Three months after the success of our premiere night in Christchurch – an event that we put on for hunters to enjoy some films, beers, catch-ups and introductions to other hunters – I found myself staring at the back of Nick Harrison’s backpack with aching knees, worn out feet and wind punching rain into every part of my exposed outer layers and my poor attempt of a dry bag for the video camera. Even though I kept making poor excuses to Nick as to why I needed to stop for a break, I was content because I had finally found the story I had been looking for over the past five days.
Filming hunting isn’t easy. I’m sure you all know that because hunting itself isn’t easy. It’s a lot of planning, preparation, hard work, free-thinking and motivation. Out of those five qualities, I think I only possess two. I would love to make out that I’m the perfect hunting cameraman but I’m really not. My planning is below average, my preparation lets me down, and as for hard work, let’s just say I spend more time in my thoughts than I do pushing the pen across paper. Some hunters get up in the morning with their bags packed from the night before and finish their coffee in a single gulp. Meanwhile, I find myself sipping away slowly, drowning out the sound of the hunter telling me to hurry the fuck up and pack my bag because I’m going through every detail of how the hunt’s going, how the rest could go, and what shots I need to get to tell the story fluently.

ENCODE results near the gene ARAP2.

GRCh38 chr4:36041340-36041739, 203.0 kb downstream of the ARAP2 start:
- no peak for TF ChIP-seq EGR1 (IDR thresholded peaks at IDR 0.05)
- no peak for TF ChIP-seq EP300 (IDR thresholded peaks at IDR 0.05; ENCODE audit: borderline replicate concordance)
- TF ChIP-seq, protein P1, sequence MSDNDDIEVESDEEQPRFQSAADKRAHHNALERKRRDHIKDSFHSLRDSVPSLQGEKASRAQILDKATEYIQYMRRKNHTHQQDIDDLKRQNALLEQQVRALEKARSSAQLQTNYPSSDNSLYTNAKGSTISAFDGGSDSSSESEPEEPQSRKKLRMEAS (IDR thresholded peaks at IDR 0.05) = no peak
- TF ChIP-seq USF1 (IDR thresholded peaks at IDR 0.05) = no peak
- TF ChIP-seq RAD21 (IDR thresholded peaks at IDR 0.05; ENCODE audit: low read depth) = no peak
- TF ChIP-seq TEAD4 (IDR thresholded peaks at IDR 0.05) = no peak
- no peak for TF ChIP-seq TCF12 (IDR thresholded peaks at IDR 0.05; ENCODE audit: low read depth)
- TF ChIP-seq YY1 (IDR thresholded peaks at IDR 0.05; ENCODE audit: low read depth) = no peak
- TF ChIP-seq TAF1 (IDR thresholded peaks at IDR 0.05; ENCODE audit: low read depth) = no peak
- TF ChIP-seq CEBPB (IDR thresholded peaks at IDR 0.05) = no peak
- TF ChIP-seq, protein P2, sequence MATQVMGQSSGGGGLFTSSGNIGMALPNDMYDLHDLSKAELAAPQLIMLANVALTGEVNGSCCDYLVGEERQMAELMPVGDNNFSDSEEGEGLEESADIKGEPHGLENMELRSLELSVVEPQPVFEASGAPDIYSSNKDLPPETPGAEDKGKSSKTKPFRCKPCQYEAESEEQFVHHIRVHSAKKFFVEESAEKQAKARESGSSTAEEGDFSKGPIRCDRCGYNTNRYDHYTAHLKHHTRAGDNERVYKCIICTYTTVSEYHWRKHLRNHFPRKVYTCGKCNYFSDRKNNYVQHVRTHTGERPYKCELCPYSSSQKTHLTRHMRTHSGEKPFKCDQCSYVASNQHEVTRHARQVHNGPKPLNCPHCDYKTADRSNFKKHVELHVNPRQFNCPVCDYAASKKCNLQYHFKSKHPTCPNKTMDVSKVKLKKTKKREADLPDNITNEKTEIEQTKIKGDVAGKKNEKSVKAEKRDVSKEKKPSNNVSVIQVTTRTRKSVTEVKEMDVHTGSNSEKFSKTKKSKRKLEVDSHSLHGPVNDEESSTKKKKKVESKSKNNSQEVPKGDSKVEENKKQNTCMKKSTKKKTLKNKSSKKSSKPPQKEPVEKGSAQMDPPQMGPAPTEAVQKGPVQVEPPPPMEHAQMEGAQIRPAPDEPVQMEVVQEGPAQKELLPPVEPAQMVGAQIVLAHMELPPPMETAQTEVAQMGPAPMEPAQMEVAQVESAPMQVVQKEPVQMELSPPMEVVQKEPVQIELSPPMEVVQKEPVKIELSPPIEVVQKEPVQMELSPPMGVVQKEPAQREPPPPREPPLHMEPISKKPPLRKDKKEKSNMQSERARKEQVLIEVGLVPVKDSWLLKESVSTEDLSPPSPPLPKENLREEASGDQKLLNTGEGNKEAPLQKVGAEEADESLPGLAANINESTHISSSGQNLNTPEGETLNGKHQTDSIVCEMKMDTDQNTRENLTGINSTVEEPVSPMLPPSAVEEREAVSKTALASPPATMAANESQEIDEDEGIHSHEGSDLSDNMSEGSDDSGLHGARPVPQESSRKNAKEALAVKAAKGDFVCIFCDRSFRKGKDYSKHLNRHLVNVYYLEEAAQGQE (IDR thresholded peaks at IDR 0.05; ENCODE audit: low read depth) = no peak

But on this adventure the story wasn’t coming to me naturally.
My vision of opening the film with Nick riding up the mighty Rangitata Valley on a four-stroke motorbike, filmed with a drone slowly panning from the hunter to the heavily scared mountains that were holding back unforgiving weather from the west coast, and letting the viewer know this man was about to endure a tough journey in search of a bull tahr didn’t happen. With the long-range forecast not looking so flash, it was too risky to take the bikes with the chance we wouldn’t be able to ride out of the valley if the rivers were to come up.